Lewis's woodpecker (Melanerpes lewis) is a large North American species of woodpecker which ornithologist Alexander Wilson named after Meriwether Lewis, one of the explorers who surveyed the areas bought by the United States of America as part of the Louisiana Purchase and discovered this species of bird.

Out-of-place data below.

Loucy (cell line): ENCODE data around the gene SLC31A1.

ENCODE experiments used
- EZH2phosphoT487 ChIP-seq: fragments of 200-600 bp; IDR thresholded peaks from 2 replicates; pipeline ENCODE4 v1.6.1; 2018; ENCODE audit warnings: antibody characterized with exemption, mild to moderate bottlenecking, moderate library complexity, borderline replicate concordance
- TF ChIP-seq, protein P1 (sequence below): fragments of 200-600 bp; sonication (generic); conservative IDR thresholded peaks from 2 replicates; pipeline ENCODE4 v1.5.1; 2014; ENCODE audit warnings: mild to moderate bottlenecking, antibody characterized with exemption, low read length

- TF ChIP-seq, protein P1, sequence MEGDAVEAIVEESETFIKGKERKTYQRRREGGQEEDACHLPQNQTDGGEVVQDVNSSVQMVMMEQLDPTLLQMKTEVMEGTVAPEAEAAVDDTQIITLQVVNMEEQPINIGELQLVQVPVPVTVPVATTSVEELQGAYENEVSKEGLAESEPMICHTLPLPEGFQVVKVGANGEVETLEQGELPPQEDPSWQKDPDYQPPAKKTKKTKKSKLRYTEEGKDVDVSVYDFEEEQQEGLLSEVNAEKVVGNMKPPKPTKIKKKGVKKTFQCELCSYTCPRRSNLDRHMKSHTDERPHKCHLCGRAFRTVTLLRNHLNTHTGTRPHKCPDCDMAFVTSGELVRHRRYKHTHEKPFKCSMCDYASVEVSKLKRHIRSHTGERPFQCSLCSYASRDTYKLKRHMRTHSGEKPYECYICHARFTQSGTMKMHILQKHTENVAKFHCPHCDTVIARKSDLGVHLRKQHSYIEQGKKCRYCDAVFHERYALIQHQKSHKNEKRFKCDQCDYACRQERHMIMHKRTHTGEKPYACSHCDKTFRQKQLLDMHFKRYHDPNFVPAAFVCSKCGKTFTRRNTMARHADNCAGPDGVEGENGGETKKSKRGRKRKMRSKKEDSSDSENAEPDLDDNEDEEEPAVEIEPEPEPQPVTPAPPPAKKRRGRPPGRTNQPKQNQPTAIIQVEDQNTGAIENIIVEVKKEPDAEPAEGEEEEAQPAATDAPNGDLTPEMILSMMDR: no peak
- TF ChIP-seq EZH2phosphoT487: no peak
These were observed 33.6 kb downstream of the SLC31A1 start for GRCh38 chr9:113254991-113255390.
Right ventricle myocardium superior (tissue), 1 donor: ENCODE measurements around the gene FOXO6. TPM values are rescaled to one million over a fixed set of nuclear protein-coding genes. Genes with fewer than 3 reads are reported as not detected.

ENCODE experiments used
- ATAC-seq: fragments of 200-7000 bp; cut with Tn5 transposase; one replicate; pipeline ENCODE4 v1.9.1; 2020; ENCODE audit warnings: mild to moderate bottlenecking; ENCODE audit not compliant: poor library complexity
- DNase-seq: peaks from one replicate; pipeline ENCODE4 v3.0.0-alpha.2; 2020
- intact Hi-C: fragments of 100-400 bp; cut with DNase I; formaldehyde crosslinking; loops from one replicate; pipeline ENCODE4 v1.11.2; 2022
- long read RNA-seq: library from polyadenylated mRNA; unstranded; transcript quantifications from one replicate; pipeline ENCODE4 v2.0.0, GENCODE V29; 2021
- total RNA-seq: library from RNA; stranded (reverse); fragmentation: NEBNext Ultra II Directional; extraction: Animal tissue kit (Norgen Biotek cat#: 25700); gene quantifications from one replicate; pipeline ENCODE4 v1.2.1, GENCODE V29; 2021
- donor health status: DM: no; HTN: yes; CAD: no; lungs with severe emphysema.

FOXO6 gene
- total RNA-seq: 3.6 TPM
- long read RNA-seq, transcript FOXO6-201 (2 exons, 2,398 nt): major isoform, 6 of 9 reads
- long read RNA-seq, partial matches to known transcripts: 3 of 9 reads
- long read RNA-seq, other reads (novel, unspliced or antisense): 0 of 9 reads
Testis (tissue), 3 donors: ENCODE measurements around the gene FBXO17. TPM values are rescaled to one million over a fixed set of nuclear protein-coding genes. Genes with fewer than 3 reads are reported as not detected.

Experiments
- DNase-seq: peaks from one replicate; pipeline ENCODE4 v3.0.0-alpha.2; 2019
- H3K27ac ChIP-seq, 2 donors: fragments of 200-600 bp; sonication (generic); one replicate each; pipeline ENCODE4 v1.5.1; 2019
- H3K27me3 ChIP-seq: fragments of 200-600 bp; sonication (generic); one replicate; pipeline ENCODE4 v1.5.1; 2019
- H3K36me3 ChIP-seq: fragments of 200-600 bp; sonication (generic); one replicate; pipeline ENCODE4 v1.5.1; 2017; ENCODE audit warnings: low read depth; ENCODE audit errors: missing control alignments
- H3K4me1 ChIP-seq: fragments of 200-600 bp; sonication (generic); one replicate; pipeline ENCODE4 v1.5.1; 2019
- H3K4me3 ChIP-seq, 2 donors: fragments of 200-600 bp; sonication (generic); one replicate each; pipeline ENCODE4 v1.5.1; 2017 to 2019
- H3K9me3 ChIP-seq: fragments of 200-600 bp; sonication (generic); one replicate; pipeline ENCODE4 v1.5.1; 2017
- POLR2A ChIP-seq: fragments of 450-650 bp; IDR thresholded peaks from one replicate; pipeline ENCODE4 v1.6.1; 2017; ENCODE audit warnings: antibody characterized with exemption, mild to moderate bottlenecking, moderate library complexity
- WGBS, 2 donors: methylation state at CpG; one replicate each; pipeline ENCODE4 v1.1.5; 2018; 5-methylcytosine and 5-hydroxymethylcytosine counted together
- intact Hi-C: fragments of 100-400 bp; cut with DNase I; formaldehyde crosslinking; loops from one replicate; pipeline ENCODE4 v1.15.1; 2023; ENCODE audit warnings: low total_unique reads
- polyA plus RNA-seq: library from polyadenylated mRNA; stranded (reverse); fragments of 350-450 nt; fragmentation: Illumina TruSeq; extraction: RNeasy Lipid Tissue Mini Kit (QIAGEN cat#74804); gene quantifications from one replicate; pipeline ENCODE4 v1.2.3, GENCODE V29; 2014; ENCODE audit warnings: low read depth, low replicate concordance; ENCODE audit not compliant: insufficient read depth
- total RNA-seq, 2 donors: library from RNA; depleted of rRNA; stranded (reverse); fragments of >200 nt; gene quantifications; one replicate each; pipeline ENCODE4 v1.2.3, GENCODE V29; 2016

One of the largest species of American woodpeckers, Lewis's woodpecker can measure up to 10–11 inches (25–28 cm) in length. It is mainly reddish-breasted, blackish-green in color with a black rump. It has a gray collar and upper breast, with a pinkish belly, and a red face. The wings are much broader than those of other woodpeckers, and it flies at a much more sluggish pace with slow, but even flaps similar to those of a crow. Its calls have a harsh sound relative to other woodpeckers', and it may use a repertoire of several different phrases. They are one of the three largest Melanerpes woodpeckers, being similar in size to the white woodpecker and the Jamaican woodpecker.